The work of acclaimed designer Mary Colter, the Winslow station is part of La Posada, a historic Harvey House lovingly restored.
303 East Second Street (Route 66) La Posada Hotel Lobby Winslow, AZ 86047
- Annual Station Revenue (2014)
- Annual Station Ridership (2014)
|Facility Ownership||La Posada, LLC|
|Parking Lot Ownership||La Posada, LLC|
|Platform Ownership||BNSF Railway, La Posada, LLC|
|Track Ownership||BNSF Railway|
|Accessible Payphones||Accessible Platform||Accessible Ticket Office|
|Accessible Waiting Room||Long Term Parking Spaces||Short Term Parking Spaces|
- Southwest Chief
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The former depot in Winslow is currently undergoing renovation to serve as the Route 66 Art Museum; Amtrak passengers are welcome to wait in the lobby of the adjacent La Posada Hotel.
The Winslow depot was constructed by the Atchison, Topeka and Santa Fe Railway (ATSF), commonly known as the “Santa Fe,” in 1929-1930. Like many of the depots built by the ATSF in the early 20th century, it was constructed as one component of a larger Harvey House hotel complex called La Posada, Spanish for “resting place.” Started by English immigrant Fred Harvey in the 1870s, the company that took his name ran a series of eating houses along the rail line. Dining cars were not yet common west of the Mississippi River; thus, passenger trains stopped at set stations to allow riders to have a bite to eat. Fred Harvey developed a highly efficient system that guaranteed quick, quality meals.
Following the success of the eateries, Fred Harvey, in partnership with the ATSF, branched out into the hotel business. Although many were located in important trade and business centers such as Santa Fe and Albuquerque, N.M, other Harvey Houses like La Posada were created with an eye to developing tourism in the region. Winslow is located south of a Navajo reservation and within driving distance of the Petrified Forest and the Grand Canyon.
Harvey Houses and ATSF depots were often designed in historical revivalist architectural styles that recalled the artistic traditions of Southwestern American Indian tribes and early Spanish colonists. Common design moves included shady colonnades and arcades, curvilinear gables known as remates and roofs covered in red clay tiles. The material palette encompassed stucco, to approximate the look of adobe; wooden rafters; painted tiles; and decorative wrought ironwork for balconies and window grilles.
The Fred Harvey Company employed designer and architect Mary Colter to oversee the interior detailing of many of its great hotels. Educated within the Arts and Crafts-based artistic community of Minneapolis-St. Paul, Colter skillfully blended Spanish and American Indian design aesthetics with modern influences, to which she added touches of humor and whimsy. Her work included original designs for furniture, fabrics and finishes.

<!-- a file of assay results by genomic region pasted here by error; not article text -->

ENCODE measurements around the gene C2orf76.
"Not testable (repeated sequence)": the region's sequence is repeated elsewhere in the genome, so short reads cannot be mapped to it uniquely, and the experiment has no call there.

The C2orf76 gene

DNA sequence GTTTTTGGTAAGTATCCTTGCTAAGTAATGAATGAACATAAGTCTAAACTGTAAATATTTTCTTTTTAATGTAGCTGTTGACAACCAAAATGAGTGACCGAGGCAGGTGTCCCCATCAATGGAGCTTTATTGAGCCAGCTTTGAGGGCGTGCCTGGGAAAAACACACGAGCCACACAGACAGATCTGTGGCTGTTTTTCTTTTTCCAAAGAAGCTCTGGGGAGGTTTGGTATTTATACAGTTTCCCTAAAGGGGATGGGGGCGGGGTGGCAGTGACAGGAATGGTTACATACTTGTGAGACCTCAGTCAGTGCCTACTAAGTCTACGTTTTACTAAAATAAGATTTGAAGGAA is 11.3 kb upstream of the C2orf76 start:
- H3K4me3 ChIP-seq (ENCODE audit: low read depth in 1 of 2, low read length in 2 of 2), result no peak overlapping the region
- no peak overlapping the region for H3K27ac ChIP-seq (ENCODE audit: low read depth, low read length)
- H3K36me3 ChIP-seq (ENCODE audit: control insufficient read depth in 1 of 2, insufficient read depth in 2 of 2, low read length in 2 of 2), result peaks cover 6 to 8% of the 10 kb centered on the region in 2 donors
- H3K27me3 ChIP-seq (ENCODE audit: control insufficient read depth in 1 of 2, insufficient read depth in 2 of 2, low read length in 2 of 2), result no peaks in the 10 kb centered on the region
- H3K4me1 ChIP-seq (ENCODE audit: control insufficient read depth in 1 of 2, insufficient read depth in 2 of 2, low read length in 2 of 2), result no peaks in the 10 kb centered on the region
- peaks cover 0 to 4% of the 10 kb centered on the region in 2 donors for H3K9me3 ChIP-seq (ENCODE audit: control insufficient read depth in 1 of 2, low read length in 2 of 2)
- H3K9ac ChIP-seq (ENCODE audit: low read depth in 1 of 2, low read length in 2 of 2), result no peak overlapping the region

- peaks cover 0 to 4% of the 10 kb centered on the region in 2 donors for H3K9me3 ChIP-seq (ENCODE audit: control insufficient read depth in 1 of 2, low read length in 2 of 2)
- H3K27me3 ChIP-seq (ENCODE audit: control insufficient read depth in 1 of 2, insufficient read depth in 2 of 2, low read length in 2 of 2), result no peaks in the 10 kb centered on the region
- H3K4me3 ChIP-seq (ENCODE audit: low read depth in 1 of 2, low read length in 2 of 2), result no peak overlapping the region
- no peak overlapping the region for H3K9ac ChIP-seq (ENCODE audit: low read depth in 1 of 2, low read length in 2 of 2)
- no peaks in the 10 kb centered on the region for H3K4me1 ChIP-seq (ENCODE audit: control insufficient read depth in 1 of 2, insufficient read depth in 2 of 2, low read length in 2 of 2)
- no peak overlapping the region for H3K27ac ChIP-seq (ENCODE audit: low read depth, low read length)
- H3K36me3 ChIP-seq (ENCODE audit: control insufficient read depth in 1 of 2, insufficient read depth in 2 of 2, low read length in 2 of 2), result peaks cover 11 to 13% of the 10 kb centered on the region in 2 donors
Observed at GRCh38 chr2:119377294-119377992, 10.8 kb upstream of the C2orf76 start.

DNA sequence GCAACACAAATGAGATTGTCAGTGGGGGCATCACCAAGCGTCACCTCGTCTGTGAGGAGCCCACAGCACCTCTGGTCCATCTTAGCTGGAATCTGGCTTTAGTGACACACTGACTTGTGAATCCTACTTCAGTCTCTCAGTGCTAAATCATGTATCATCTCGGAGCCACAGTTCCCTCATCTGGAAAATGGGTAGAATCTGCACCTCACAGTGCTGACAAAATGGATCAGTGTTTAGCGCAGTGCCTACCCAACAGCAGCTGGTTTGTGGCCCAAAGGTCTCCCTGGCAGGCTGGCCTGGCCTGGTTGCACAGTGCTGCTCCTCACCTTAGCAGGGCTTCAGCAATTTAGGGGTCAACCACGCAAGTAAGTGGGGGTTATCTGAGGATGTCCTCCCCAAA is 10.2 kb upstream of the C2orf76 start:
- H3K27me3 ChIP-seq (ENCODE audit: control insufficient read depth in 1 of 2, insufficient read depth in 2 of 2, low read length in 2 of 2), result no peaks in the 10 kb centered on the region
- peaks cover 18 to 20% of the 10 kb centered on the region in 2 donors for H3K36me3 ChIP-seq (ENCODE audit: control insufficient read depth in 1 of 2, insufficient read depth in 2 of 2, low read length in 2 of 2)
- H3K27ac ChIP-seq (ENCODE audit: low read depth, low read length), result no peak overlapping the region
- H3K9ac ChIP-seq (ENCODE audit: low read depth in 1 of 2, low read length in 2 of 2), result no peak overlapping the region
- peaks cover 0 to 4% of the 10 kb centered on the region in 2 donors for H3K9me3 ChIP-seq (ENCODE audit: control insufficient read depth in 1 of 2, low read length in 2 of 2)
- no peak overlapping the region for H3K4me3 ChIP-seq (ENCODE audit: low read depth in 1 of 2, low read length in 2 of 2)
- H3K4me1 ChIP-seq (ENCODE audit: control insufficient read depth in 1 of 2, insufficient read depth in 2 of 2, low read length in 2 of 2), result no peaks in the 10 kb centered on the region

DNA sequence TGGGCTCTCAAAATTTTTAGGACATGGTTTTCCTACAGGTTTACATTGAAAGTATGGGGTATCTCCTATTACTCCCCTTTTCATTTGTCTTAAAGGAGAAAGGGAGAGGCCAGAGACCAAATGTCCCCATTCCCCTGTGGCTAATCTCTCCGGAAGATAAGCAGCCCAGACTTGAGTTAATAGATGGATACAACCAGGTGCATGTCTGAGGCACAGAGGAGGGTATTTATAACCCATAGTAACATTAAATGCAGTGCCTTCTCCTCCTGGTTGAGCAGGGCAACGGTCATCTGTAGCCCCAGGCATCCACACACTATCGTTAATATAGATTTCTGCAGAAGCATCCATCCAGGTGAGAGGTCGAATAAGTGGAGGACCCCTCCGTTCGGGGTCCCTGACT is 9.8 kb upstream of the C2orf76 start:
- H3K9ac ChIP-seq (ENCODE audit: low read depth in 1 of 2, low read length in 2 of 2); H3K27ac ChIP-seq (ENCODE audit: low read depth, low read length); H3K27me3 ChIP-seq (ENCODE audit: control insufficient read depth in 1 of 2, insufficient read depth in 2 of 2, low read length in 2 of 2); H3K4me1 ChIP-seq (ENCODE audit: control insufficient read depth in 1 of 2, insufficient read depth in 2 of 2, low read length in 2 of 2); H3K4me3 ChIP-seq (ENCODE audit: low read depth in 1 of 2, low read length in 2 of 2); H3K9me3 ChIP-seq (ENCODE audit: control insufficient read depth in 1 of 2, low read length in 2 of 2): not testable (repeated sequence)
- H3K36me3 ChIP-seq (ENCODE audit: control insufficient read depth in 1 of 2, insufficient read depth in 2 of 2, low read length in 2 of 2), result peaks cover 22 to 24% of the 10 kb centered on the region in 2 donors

At La Posada, Colter designed the building, chose the furnishings and created a landscape plan—a total, highly personal creation. The resulting sixty-two room hotel, built of poured concrete, is a series of interlocking wings that give the appearance of a rambling country estate. A centrally located tower with an octagonal upper story provides a vertical emphasis to an otherwise horizontal mass. Stucco and red tile roofs unify the structure as one unit, and patios and sunken gardens set between wings create interesting private zones. In 1929, construction costs for the depot and hotel were estimated to be around $1,000,000, while furnishings for the establishment and grounds were estimated to have cost approximately $2,000,000.
The depot is to the southeastern end of the property and is linked to the hotel by an arcade that runs along the south façade. This area along the arcade originally was the lunchroom, seating 116. Spatially, this arrangement makes sense, as it segregates the railroad functions from those of the hotel. Only the depot sits trackside, the rest of the complex being set back 80 to 100 feet from the platform area by a walled lawn. To further provide for the comfort of guests, Colter placed the majority of the guest rooms in wings that ran northeast, perpendicular to and away from the busy tracks.
La Posada’s interior is a series of volumes that flow into one another through the use of various types of arches, including parabolic ones reminiscent of the traditional fireplace openings commonly used in New Mexico. Surrounding the hotel, Colter envisioned more than eleven acres of gardens, by far the largest of any within the Harvey system. Unfortunately, many of these landscape plans never came to fruition since the hotel opened only months after the 1929 stock market crash.
The Great Depression, World War II and changes in personal travel all took their toll on the railroad and tourism. La Posada closed in 1957 and subsequently became offices for the railroad, needed because Winslow was the control point for train operations between Belen, N.M. and Needles, Calif. The furnishings sold off, the ATSF gutted large portions of the interior, filled in archways and chopped the bigger rooms into smaller spaces. By the late 1980s, rumors began to circulate that the ATSF was ready to move out of the building and probably would demolish it.